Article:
The idea of Radio New Zealand being somehow merged with TVNZ's digital channels has been around for a while – even before the current government took office.
When RNZ management unexpectedly yanked Sean Plunket from a gig hosting The New Zealand Internet Debate for TVNZ 7 in 2008, Sean's view was that they were keen not to be seen as too compatible with the public-service TV channels, lest someone get the idea of bringing them under the same roof.
Drinnan's media column today suggests that's a done deal, and that "Labour is understood to be broadly behind the merger."
Me too, both as a consumer of public broadcasting and, should my services be required, a contributor to it.
But I can understand why it would give Radio New Zealand management pause for thought. It's by no means certain that Peter Cavanagh would head the new entity, and even less clear whether it could be based in Wellington, given that no one seems to think that the city's only substantial production facility, at Avalon, has a long-term future.
So there's a sense in which some people at Radio New Zealand have a fair amount to lose through such a merger. But the rest of us may have more to gain.
Meanwhile, this year's New Zealand Internet, broadcast on Wednesday and hosted again by that Damian Christie chap, is available for viewing online, as is this week's Media7, which features a look at the fortunes of news photography and an interview about Pacific journalism with Michael Field.
It's been a busy week, and there's a busier one coming.
I chaired Dr Luke Goode's contribution to this year's Auckland University Winter Lecture series. It was titled 'Citizens as Gatekeepers' and largely sought to distinguish hype from reality in the social media sphere. You can read and hear it on the Winter Lectures web page.
The series organiser, Joe Atkinson, steps up next Tuesday with 'The Politics of Comedy', which examines the role and significance of "fake news" programmes – especially the Daily Show and the Colbert Report.
I won't be there, because I'll be here:
Amnesty International Aotearoa NZ, in conjunction with AUT University’s Club PR, is pitting public relations practitioners against journalists next Tuesday to debate whether human rights violations are being overlooked by the New Zealand news media.
Chaired by Russell Brown of Public Address, the charity debate will see Martyn ‘Bomber’ Bradbury of TUMEKE! and Kiwi FM’s and TVNZ 7’s Wallace Chapman up against PR directors, Jane Sweeney of Porter Novelli and Carrick Graham of Facilitate Communications. The teams will each be joined by one AUT student studying journalism and public relations.
The debating teams will be asked to respond to the moot: ‘Human rights in New Zealand; the news media create more heat than light'.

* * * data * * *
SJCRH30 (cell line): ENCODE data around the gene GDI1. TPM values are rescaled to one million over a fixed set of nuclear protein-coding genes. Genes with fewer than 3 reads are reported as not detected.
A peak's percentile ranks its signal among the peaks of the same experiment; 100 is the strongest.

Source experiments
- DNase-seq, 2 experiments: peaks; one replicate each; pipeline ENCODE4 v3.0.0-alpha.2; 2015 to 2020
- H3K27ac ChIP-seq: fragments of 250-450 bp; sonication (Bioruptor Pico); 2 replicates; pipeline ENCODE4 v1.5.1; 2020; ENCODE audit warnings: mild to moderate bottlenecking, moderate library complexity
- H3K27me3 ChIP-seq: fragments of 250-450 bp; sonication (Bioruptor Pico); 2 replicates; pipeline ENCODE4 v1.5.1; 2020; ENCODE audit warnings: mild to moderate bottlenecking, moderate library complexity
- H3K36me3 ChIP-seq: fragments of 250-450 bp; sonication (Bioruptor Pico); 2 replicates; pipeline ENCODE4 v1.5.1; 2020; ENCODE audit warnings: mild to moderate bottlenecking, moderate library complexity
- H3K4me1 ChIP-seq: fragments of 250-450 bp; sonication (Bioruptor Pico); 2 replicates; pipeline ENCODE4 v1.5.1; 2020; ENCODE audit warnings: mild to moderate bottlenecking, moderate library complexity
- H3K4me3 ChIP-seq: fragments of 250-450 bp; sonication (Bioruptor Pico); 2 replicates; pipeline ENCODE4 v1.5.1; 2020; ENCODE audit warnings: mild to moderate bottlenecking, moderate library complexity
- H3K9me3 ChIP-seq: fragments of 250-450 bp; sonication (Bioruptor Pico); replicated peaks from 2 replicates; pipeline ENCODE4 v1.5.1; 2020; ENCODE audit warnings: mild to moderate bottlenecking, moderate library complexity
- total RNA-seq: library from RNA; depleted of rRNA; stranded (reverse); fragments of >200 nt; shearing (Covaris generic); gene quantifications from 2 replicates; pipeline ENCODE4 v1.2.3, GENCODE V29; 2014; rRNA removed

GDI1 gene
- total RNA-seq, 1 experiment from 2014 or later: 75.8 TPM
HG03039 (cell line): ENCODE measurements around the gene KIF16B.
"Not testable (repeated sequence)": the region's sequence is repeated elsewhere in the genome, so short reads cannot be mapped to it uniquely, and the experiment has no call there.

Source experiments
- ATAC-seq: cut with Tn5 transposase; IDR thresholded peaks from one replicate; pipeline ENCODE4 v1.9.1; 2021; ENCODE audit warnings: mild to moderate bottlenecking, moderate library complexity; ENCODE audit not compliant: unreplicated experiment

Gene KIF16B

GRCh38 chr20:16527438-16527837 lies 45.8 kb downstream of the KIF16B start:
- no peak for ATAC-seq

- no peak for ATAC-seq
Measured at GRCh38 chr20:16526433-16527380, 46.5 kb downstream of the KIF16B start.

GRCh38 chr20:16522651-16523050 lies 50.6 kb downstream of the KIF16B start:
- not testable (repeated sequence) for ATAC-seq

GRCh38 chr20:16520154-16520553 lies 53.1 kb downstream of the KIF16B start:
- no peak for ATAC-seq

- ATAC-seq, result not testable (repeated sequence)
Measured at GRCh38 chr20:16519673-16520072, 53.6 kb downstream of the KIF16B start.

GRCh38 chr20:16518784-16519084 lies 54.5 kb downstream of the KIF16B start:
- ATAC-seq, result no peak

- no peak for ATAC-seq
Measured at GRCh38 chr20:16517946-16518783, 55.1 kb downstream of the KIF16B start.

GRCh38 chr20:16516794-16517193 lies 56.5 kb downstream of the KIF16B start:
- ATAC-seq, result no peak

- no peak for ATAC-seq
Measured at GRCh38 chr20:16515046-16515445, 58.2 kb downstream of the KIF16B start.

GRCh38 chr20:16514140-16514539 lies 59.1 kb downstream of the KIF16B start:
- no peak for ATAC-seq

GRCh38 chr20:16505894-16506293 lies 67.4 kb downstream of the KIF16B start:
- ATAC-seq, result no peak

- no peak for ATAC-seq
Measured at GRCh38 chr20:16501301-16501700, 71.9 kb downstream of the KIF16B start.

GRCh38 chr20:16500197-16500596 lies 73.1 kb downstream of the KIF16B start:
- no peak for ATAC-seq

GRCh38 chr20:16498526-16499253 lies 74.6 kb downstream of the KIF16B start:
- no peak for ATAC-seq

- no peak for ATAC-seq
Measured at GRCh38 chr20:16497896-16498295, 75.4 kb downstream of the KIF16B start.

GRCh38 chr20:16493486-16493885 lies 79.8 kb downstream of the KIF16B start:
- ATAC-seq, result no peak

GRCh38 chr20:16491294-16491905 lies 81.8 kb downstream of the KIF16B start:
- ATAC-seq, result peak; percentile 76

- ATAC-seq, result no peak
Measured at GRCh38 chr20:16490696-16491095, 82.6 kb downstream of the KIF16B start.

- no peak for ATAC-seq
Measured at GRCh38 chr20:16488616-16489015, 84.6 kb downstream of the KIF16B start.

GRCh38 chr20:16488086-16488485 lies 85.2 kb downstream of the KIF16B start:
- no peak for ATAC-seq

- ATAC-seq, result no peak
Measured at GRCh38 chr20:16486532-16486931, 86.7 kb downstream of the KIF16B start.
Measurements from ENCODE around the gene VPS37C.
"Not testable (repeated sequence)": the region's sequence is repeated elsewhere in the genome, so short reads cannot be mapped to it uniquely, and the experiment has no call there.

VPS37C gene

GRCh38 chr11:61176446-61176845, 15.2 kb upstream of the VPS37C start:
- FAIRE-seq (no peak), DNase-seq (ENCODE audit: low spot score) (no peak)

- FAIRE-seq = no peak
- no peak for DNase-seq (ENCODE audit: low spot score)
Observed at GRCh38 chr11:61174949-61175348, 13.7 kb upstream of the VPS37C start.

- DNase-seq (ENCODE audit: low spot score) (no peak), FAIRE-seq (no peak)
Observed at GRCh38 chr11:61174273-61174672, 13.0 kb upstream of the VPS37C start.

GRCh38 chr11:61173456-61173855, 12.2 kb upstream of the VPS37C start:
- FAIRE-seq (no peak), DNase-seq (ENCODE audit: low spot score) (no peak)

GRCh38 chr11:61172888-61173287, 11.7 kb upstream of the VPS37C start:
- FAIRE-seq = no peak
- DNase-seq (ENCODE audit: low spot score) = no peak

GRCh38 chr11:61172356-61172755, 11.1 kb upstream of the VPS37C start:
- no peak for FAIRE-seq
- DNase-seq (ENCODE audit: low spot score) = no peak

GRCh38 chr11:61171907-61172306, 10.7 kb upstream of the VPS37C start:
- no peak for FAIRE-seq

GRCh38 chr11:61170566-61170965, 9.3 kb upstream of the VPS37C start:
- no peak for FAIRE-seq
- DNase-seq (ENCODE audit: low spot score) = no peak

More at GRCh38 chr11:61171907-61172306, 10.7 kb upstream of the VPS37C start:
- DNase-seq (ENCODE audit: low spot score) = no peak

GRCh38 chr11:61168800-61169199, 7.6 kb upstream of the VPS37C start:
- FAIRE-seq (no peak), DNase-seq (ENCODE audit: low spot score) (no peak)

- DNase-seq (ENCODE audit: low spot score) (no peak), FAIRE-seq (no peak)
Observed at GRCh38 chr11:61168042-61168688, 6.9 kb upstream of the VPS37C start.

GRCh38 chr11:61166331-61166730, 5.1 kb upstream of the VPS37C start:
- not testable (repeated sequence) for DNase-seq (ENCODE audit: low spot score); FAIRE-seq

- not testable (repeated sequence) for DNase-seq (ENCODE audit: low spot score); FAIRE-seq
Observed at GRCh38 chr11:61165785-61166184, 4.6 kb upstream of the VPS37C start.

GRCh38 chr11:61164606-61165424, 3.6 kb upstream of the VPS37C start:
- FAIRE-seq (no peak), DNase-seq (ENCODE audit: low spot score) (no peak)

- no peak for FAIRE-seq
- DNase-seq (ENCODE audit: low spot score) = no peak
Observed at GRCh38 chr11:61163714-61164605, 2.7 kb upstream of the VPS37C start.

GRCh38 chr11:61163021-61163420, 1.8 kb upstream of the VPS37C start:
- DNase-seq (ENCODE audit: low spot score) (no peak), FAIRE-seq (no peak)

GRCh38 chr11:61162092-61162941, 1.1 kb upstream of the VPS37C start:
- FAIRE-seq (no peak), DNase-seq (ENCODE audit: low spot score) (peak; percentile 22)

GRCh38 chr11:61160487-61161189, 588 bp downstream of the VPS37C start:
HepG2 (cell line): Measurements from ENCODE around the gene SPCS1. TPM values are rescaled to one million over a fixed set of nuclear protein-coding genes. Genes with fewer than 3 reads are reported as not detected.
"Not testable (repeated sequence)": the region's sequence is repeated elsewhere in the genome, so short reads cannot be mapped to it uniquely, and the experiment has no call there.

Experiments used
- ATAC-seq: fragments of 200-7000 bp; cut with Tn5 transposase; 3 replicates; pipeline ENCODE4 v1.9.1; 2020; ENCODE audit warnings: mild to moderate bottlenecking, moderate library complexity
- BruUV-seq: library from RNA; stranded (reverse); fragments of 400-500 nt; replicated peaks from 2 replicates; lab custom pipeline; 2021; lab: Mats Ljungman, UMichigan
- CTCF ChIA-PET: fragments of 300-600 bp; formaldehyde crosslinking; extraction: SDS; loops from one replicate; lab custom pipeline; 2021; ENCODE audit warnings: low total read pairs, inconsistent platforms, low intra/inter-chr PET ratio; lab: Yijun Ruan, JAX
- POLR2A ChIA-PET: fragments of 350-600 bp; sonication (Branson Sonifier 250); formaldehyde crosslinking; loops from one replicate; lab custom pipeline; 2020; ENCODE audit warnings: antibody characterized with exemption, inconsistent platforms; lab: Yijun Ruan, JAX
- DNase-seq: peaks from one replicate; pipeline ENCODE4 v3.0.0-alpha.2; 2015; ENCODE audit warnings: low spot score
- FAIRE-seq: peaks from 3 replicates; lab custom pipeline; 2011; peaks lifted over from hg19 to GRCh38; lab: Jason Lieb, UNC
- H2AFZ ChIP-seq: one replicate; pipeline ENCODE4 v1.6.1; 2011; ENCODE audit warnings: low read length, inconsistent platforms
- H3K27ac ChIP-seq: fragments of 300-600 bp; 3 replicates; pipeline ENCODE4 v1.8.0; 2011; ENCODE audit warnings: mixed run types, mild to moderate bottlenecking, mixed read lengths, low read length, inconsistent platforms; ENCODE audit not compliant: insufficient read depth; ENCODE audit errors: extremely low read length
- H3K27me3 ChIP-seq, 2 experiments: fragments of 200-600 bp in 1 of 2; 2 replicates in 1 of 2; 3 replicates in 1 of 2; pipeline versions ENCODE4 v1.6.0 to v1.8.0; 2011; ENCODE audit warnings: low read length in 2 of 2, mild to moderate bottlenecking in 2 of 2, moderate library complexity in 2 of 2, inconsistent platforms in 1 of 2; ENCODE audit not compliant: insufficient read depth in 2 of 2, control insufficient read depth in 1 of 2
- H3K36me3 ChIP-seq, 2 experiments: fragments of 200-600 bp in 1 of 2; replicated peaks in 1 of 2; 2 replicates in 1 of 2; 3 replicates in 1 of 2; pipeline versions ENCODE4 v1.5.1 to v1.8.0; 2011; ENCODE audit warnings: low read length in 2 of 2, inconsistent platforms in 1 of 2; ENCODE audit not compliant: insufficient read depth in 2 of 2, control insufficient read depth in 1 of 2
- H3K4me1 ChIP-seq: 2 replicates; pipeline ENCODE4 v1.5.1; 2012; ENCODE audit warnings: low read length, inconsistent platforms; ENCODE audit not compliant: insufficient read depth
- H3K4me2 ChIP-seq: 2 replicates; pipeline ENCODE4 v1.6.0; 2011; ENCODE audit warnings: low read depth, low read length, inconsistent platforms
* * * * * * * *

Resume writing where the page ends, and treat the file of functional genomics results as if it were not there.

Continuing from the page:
That runs from 12 to 1.30pm at AUT University Conference Centre, Building WA, Room 224. Entry by donation.
And the next night, Wednesday,we're recording an extended Media7 special for TVNZ's Spotlight on Science and Technology. Our theme is "communicating science", and to that end I'll be talking to Peter Griffin of the Science Media Centre, science journalist Alan Samson, Radio NZ science producer Phil Smith, Otago University's Rebecca McLeod (the McDiarmid Young Scientist of the Year in 2008) – and some chap called Haywood from Christchurch, who seems quite popular.
Jose Barbosa and Matthew Dentith will also offer a guide to reading science stories in the news media and Keith Ng is bringing the infographics. We'll be staging it in the TVNZ atrium, and It should be good fun.
I'll write up a post about the show's themes over the weekend (it will be quite a busy weekend), but you can let me know from now if you'd like to join us, by clicking "Reply" and telling me so.
And one more for your diary: Friday, September 10 is the Public Address Orcon Great Blend in Auckland. This one has a theme of creative collaboration, and I'm quite excited about what we're doing. Full details next week.
Robert Scott's 2001 debut solo album, The Creeping Unknown, was a lovely little mystery of a record, haunting and in some sense unfinished. His new one, Ends Run Together is a bit noisier but equally charming, to judge by 'Daylight', free download from the album being offered via the Flying Nun Records website.
Staying with the Nun, Simon Pound and I chatted to Andy and Michael from Die Die Die about their noisy, catchy new album, Form for Public Address Radio. You can hear that on Radio Live from 7pm on Sunday night, and it'll go up on the podcast next week.
Sola Rosa is marking the release of Get It Together: The Remixes by giving away one of those remixes – the DJ Vadim re-re-rub of 'Turn Around' feat. Iva Lankum. Just go here and follow the instructions.
Also, I've been doing a lot of kitchen-dancing to the music of DJ-producer Pretty Lights. Heavily-sampled collages sometimes leave me cold (I'm looking at you, Girl Talk), but Pretty Lights knows what a goddamn groove is. At his website you can download recent EPs for an optional PayPal donation, or listen first on Hype Machine.
Dear Big Day Out promoters: you should book Pretty Lights for whatever takes the place of the Boiler Room next year. Really.